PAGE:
Clearly, Orbitrap brings something very new to GC – but the innovation also means that our technology is stepping outside its more traditional setting in life science applications. For me personally that means a lot, because I believe that the combination of easy mass accuracy and sensitivity could benefit many other types of analysis – we just need to look further into where unique advantages can be gained.

We also learned a lot in the development process, for example, how to reduce or completely eliminate ion molecule reactions, which were not present in electrospray produced ions, but were visible for ions produced by electron impact ionization. And we have now adopted a modular approach – the Orbitrap is one module that can be combined with a number of different front-end modules (ion sources). And excitingly, we now have two product development lines – one for LC and one for GC. Though the Q Exactive GC is an important milestone in Orbitrap history, rather than considering that it completes the story, I like to believe that it is the beginning, with more expansion ahead.

Orbitrap trajectory

I can foresee several different trajectories for Orbitrap technology; for example, analysis of aerosols and other ion sources. And we have even discussed the potential of sending Orbitrap technology into space with various agencies – Orbitrap in orbit!  Certainly, we are keen to investigate any area where the combination of analytical qualities that Orbitrap technology provides can add real value – and that takes time. But where serious opportunities exist, we will be pushing the boundaries of what is possible.

I would consider Orbitrap game-changing or even disruptive technology – especially now that we’ve entered into the world of GC with the Q Exactive GC – but I don’t think all other MS technology will (or should) retire just yet. If we look back at the history of mass spectrometry, even some of the earliest examples of hyphenated analyzers, such as magnetic sector instruments, are still leading in those areas where they confer a distinct advantage – and there are probably more magnetic sector instruments produced today than 30 years ago. Yes, we will see expansion and contraction of market share, but each will retain its own niche – and it really depends how attractive those niches are. Certainly, LC and GC applications are growing rapidly, with thousands of instruments worldwide, so this area often gets all the limelight – and here I expect Orbitrap technology to continue expanding at a higher rate than other analyzers. Why? Because it is fundamentally simple technology; it uses three electrodes with one voltage and its data system is a conventional PC. As a result, it has the potential to be competitive to quadrupole instruments in terms of investment.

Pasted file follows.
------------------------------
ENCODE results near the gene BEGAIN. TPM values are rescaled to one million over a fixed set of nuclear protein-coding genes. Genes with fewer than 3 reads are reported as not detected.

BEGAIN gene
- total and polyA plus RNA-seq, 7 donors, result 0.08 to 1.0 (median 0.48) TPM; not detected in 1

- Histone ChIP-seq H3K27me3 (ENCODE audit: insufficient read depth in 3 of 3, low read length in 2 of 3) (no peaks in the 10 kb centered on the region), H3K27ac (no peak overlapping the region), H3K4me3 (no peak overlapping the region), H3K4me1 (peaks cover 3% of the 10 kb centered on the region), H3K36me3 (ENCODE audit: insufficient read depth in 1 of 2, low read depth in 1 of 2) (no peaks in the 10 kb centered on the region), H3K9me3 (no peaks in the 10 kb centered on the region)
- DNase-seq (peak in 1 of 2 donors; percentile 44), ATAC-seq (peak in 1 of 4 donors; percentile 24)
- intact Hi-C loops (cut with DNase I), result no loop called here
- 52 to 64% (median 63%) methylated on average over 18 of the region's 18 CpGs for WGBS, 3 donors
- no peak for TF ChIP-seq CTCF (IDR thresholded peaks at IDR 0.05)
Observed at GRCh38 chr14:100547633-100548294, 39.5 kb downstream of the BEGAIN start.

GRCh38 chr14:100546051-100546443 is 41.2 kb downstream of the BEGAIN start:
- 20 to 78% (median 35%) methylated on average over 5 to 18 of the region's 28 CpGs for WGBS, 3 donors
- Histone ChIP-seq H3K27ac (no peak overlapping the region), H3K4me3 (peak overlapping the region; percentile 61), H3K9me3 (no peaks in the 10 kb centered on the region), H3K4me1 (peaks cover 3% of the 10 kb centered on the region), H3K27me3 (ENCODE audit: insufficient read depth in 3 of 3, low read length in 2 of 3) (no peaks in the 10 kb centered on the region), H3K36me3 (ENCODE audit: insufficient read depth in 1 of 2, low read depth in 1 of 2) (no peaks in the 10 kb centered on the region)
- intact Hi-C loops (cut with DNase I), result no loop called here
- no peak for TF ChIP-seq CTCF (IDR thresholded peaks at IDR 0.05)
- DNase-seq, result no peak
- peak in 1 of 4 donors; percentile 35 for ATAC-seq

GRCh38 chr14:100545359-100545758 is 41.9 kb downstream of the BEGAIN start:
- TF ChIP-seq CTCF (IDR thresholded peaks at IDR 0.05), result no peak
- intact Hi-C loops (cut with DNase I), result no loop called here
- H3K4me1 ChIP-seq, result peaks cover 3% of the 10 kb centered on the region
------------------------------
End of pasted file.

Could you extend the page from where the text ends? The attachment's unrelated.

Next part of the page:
We’re not quite there yet – after all, we are working at the edge of what humanity can provide in terms of electrode accuracy and electronics stability – but the simplification trend has already begun; for example, if you consider the evolution from LTQ Orbitrap with five turbomolecular pumps to Q Exactive with two, you can see the tendency to use acquired knowledge and advances to decrease complexity and increase accessibility. Another example is the introduction of the Q Exactive Focus – specifically for heavy workloads in environmental and food safety – at a price that is comparable with high-end triple quadrupoles. In other words, Orbitrap is on a continually shifting pathway – and I hope that will continue for years to come.

In the end, the simplicity of the Orbitrap analyzer’s design will be key to the future simplification of the technology – at that point, my dream of an “Orbitrap in every lab” starts to sound realistic.

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About the Author
Alexander Makarov

Alexander Makarov is best known for being the inventor of the Orbitrap mass analyzer. “That allowed the introduction of high-resolution, high mass accuracy MS into thousands of laboratories around the world,” he says. “Orbitrap-based instruments have revolutionized proteomic research and enabled significant progress in screening, toxicology and forensic analysis.” He is now based in Bremen, Germany where he is Director of Research, Life Science Mass Spectrometry for Thermo Fisher Scientific.